She had fallen from a height of thirty feet and died, said the initial report. The first part was correct, the second part wasn’t. It was my year as the US Consul in Kathmandu. As a critically injured American overseas, travelling alone, she was my responsibility.

I took a large utility vehicle and drove pell-mell to the Teaching Hospital’s emergency ward. Judy was in a bad shape. She had fallen, thanks to a broken railing, from the third floor of her hotel. A leg and a hip had been badly injured, and she had contusion in her head, with a seriously inflamed eye. Doctors had given her pain-killers but could not proceed further without x-rays. The hospital’s machine wasn’t working.

The only other local hospital that had one was closed for the day. I drove there, with Judy stretched out on the backseat. I speak Nepali and in fifteen minutes I had found out where the man in charge of the x-ray section lived. I knocked on his door.

He was drinking tea with his wife. He came out with a cup in hand.

“I want to show you something,” I said, “please come with me.” Nonplussed, he followed.

I took him to the car, pointed to the woman inside. “She is only 25, her whole life ahead of her. She will die or become a cripple – unless you help me. Please help me with an x-ray.”

“But I need two other people to run the machine!”

“You have me. I will get another person. We will do whatever you ask us to do.”

I got another person from the street by paying cash and we had the x-ray report.

We returned to Teaching Hospital, got two doctors and started the long process of treatment. Judy had no medical insurance and scant cash. For the hospital, the Consulate was the guarantor. I persuaded the two specialists not to charge for the moment. But the nurses had to be paid. I filled up a form, put Judy’s thumbprint as she was in no condition to sign, and took out a loan from the US Government.

The hospital director mentioned that a famous US neurosurgeon would visit Nepal shortly. I called him brazenly in Kentucky and invited him for dinner. I picked him at the airport, took him home for a late supper and told him frankly I needed his advice on Judy. He surprised me by saying, “Let’s do it.” It was around midnight and we got in by pretending there was an emergency. The surgeon saw Judy, went through her medical dossier and prepared a detailed strategy for two months.

The next day, while in a formal meeting, the Prime Minister privately asked me about Judy, for her case had featured in the newspaper. When I said that the surgeon had suggested Judy’s optical nerve had sustained some damage, he said he would ask his nephew, the best eye specialist in the country, to check on her. He came next day, along with his wife, a gynecologist, and they both examined Judy and suggested a course of treatment. When I broached the subject of a fee, they said his uncle had specifically forbidden him from accepting any.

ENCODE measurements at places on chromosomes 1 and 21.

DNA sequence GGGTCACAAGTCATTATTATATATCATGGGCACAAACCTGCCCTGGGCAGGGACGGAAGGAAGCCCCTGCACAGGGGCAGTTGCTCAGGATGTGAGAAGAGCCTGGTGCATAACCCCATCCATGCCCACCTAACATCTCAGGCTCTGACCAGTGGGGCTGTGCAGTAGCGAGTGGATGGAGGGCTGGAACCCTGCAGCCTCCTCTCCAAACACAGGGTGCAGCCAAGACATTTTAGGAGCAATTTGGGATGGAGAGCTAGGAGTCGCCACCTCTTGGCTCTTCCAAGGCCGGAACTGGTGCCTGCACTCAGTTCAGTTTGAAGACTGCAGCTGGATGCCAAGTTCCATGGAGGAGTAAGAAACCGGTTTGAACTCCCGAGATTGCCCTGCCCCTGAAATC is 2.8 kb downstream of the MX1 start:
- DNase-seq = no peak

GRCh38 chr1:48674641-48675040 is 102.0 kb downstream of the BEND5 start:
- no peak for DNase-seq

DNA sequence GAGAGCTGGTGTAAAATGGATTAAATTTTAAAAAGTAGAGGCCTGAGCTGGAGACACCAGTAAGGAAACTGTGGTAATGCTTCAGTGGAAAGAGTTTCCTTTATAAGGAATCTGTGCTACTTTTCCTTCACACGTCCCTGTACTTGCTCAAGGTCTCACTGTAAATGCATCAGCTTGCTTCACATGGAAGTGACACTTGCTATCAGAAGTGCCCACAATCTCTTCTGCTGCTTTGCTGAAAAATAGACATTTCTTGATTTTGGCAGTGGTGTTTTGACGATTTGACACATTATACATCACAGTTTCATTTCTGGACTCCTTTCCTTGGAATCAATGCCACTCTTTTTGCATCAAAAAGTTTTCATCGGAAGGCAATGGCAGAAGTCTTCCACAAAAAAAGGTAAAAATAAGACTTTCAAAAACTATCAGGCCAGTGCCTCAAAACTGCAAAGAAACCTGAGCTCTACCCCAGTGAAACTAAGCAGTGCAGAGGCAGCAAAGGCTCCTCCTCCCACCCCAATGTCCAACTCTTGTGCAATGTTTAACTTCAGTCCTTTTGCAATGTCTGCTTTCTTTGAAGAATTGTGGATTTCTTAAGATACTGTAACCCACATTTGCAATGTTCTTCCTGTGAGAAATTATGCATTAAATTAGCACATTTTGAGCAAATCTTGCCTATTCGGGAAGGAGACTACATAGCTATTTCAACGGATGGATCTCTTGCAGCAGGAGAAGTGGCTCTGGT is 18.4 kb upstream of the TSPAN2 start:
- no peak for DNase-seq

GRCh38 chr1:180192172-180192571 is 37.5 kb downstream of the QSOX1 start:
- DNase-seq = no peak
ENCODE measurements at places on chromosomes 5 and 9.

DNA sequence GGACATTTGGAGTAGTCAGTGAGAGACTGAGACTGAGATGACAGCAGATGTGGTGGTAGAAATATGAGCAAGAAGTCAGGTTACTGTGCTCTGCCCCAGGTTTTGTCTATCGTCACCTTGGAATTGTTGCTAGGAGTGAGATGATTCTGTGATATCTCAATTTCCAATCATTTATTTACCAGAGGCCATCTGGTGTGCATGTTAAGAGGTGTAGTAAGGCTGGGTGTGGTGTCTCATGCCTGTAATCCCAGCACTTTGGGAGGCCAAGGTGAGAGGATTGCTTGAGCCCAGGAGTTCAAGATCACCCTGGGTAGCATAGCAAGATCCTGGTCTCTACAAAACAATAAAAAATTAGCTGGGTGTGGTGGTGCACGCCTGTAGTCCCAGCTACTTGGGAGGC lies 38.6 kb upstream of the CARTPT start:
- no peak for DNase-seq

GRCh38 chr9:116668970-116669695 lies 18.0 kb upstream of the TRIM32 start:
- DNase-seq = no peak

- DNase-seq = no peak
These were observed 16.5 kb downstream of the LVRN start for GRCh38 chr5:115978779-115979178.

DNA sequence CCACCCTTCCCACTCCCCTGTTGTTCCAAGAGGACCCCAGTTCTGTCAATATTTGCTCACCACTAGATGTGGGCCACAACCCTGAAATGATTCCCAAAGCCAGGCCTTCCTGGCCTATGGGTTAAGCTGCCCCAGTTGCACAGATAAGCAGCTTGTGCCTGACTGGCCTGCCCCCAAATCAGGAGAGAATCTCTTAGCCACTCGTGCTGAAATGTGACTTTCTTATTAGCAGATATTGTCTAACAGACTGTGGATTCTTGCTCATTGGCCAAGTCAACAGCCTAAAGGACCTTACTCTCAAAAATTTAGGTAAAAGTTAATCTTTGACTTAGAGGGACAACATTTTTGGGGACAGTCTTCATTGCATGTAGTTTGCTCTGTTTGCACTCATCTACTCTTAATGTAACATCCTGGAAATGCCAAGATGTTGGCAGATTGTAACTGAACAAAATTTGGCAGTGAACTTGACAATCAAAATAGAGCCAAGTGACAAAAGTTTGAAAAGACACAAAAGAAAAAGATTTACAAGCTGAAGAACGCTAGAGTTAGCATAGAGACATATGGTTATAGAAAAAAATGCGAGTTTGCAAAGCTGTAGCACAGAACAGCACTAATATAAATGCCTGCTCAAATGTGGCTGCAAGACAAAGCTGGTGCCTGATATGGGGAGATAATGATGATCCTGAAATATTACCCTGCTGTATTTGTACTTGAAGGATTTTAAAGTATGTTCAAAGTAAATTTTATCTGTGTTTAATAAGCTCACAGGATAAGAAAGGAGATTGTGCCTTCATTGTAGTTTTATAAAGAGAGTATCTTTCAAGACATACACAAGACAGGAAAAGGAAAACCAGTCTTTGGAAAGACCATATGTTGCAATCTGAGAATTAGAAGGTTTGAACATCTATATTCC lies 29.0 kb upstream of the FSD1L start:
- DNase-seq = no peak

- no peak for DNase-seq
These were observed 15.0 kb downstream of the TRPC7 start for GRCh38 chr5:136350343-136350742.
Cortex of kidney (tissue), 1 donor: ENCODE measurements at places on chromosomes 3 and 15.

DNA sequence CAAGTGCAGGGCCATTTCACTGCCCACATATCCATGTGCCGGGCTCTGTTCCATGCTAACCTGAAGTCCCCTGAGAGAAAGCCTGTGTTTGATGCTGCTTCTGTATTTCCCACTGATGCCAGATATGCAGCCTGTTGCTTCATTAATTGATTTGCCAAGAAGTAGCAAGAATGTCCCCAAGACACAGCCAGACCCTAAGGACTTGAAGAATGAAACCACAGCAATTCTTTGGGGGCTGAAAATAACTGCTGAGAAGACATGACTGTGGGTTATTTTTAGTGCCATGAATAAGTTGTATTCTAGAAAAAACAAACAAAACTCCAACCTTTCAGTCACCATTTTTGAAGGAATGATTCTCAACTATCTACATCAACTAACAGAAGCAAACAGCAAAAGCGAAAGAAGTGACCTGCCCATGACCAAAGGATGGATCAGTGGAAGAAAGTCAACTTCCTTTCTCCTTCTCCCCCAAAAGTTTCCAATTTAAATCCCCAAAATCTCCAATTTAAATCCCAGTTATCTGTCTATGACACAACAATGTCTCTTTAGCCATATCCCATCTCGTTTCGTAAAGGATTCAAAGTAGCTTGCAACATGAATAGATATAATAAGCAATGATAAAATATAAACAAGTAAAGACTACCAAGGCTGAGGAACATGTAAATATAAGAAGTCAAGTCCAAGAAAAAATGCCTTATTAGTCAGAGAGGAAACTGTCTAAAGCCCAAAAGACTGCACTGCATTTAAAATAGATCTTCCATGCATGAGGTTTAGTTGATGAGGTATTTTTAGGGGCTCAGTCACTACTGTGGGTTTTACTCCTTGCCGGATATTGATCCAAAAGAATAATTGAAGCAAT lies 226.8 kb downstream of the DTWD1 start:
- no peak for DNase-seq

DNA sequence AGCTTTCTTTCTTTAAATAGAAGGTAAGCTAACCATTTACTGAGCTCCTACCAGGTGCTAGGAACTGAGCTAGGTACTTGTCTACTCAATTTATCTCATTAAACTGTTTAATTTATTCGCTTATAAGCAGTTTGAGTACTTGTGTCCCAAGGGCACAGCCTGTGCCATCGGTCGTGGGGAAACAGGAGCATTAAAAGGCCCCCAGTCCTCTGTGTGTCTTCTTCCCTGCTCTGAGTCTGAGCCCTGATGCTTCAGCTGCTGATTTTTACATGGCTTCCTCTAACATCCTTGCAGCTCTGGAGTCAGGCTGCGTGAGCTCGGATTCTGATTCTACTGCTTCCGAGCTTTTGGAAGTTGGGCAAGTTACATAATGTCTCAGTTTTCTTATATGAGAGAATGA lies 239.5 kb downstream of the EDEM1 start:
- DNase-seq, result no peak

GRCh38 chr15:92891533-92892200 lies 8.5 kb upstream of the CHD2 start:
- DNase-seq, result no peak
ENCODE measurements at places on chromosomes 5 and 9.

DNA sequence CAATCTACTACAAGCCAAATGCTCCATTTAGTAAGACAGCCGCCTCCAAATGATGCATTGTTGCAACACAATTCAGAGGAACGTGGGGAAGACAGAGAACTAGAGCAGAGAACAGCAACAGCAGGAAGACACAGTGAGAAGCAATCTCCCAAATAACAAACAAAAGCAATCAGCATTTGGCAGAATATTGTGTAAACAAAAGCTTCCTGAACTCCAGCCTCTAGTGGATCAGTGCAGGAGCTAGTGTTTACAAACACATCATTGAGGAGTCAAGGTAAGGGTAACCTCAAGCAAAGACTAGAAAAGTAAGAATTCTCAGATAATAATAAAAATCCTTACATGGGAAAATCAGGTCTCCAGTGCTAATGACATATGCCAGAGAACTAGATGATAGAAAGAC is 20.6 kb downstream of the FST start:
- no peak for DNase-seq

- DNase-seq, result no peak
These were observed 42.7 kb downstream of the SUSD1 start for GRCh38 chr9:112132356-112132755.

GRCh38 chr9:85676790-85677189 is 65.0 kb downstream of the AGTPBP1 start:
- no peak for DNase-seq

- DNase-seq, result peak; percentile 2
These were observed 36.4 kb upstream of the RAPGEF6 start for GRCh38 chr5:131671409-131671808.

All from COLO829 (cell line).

Judy had a respiratory problem and needed an inhaler. We didn’t find one in Kathmandu. I worried and fretted and then had an idea. It was the height of the tourist season, and, when I drove to the international airport, I found the departure lounge full. I had taken the airport manager’s permission and stood on a stool near the exit door. I had everybody’s attention when I said that the tourists could return to their countries and buy inhalers again, but a young woman desperately needed one and I would be grateful if anybody was prepared to spare one. I had three!

The money situation was getting acute. I spoke in two local churches and quickly raised a collection. This led a young businessman to organise a fundraising dinner at his hotel and help me with a sizable check.

After two months of painful treatment, Judy was in a condition to return home to the US for further therapy. I persuaded Lufthansa to give her the gift of a first-class seat. With permission from the airport authorities, I drove Judy, ensconced in her wheelchair, right next to the plane. Then an airlines official, an ex-wrestler and a mountain of a man, simply picked her up like a doll and took her up to her seat. Judy, partly recovered and still in pain, would at least be with her family. I wished she could walk again. Eight months later I was in the US and in Colorado for a vacation. I said to my host I wondered how Judy, a Colorado girl, was progressing, since he was one of the persons who had contributed to the collection for Judy’s treatment. He said he would try to find out.

Early the next day I was sitting in the portico, sipping coffee and watching a glorious Colorado morning emerge, when a car drove in and the door flung open. A beautiful young woman came out, strode to where I sat, and said laughingly, “Watch!” Then she jumped three times, to show that she could do it.

Judy looked splendid. She could now, not just walk but jump. If she hadn’t hugged me then, I would have been embarrassingly teary-eyed and tongue-tied.

 

The writer is a Washington-based international development advisor and had worked with the World Bank. He can be reached at [email protected]